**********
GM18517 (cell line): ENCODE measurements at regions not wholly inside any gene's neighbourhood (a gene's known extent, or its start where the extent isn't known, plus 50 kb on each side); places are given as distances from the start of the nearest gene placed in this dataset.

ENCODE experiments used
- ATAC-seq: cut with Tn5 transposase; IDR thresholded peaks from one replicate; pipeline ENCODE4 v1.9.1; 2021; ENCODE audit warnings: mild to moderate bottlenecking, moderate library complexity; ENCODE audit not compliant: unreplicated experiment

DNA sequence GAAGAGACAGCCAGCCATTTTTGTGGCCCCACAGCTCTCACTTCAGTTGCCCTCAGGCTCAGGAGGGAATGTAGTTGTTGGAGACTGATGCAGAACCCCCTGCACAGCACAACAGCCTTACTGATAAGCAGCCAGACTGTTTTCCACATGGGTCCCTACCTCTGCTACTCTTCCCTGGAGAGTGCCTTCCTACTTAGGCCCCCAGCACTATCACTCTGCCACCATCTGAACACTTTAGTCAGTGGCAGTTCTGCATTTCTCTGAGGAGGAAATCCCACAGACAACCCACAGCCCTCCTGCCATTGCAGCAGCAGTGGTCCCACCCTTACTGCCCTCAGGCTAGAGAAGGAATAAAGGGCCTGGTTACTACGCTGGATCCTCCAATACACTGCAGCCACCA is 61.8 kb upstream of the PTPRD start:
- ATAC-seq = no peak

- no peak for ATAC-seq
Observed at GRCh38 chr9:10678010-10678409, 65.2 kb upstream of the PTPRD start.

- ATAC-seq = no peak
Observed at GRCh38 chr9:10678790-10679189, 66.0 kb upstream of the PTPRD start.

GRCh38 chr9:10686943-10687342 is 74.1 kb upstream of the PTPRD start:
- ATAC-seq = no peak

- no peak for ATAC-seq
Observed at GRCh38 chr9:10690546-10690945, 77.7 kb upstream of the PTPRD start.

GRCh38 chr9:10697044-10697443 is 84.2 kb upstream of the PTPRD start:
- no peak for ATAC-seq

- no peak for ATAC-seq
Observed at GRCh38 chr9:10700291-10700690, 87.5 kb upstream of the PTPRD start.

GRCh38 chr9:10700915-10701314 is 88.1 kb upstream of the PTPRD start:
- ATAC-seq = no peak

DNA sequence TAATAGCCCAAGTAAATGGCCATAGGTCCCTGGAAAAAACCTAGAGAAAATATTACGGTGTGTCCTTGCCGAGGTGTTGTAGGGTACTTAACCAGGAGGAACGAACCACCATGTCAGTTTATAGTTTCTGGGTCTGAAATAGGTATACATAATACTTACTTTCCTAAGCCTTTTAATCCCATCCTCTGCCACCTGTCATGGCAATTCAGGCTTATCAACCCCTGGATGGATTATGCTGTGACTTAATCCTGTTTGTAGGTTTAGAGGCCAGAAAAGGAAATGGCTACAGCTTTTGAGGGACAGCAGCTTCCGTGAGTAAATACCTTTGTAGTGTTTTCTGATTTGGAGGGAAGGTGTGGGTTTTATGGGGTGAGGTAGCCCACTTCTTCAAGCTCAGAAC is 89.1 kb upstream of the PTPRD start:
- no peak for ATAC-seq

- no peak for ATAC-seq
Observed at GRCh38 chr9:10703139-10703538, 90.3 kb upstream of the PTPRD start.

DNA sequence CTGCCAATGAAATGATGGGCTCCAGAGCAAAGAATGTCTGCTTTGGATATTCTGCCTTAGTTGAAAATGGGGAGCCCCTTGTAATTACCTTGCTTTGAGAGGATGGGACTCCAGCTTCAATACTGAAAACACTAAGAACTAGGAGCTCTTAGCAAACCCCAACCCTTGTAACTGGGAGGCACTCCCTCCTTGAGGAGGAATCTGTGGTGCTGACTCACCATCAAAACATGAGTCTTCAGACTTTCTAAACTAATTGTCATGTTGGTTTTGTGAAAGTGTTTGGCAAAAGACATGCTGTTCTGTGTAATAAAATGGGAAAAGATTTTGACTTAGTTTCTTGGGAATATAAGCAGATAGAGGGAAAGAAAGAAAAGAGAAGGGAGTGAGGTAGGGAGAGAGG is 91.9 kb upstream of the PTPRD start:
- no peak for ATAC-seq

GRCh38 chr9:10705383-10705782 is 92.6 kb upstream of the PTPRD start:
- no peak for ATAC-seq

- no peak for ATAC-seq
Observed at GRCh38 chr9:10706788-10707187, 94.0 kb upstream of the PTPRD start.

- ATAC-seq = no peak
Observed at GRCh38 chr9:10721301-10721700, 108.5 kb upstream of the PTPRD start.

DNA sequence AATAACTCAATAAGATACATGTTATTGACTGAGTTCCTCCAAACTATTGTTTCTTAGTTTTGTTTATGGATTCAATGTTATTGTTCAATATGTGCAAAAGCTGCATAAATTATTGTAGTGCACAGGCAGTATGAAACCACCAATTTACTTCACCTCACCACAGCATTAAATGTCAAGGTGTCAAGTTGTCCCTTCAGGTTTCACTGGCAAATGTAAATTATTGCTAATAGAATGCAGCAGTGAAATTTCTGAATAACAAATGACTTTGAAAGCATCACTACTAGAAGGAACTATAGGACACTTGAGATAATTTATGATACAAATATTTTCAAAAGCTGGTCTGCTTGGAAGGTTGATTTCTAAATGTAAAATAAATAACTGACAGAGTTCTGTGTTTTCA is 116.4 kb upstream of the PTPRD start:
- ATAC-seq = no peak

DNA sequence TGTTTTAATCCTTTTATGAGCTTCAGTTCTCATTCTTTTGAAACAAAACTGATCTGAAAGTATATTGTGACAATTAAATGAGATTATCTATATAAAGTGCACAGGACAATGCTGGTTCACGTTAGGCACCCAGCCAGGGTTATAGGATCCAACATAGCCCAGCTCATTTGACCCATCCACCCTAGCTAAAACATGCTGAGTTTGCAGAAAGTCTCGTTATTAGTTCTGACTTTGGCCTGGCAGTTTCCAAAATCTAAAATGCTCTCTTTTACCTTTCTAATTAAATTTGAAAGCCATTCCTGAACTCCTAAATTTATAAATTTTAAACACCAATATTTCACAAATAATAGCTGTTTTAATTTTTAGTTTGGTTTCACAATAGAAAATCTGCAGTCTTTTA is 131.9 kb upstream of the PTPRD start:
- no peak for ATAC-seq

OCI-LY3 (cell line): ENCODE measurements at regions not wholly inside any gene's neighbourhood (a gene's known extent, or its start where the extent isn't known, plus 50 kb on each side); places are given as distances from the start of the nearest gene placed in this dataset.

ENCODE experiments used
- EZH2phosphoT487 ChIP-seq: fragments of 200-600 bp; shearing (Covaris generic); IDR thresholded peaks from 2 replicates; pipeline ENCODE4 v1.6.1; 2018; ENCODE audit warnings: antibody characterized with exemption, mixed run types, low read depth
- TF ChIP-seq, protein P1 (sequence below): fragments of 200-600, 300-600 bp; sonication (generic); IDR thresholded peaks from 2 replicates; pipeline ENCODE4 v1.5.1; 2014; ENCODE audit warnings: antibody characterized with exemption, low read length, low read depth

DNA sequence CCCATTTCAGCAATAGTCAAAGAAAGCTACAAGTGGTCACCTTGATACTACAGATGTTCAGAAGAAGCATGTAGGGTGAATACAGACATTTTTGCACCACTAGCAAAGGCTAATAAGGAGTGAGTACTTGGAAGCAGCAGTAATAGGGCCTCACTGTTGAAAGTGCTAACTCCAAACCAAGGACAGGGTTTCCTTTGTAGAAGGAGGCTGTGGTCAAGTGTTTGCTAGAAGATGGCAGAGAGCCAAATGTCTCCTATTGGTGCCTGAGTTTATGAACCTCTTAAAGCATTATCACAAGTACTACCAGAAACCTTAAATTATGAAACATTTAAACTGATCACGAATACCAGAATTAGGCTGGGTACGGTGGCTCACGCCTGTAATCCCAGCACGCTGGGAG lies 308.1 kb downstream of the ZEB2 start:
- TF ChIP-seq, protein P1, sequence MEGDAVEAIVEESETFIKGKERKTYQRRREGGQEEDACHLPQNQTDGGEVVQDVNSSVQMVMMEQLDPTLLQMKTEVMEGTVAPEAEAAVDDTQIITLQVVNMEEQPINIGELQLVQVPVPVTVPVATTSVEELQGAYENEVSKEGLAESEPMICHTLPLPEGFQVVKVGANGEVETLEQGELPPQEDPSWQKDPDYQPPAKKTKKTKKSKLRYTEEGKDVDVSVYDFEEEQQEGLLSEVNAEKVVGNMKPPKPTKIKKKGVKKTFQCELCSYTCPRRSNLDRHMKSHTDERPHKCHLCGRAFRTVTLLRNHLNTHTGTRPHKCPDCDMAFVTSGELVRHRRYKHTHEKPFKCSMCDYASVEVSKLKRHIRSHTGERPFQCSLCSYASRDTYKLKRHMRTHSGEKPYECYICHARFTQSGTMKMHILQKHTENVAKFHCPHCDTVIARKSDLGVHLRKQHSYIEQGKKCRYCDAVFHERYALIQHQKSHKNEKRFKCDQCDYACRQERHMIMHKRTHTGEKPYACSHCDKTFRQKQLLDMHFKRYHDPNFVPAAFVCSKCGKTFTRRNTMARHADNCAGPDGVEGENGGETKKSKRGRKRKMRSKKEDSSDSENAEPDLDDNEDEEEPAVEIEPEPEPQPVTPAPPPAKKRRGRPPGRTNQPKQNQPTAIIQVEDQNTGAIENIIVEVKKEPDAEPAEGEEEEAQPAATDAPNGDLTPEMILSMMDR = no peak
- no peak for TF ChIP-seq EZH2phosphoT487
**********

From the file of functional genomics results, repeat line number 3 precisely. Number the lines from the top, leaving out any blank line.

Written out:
- ATAC-seq: cut with Tn5 transposase; IDR thresholded peaks from one replicate; pipeline ENCODE4 v1.9.1; 2021; ENCODE audit warnings: mild to moderate bottlenecking, moderate library complexity; ENCODE audit not compliant: unreplicated experiment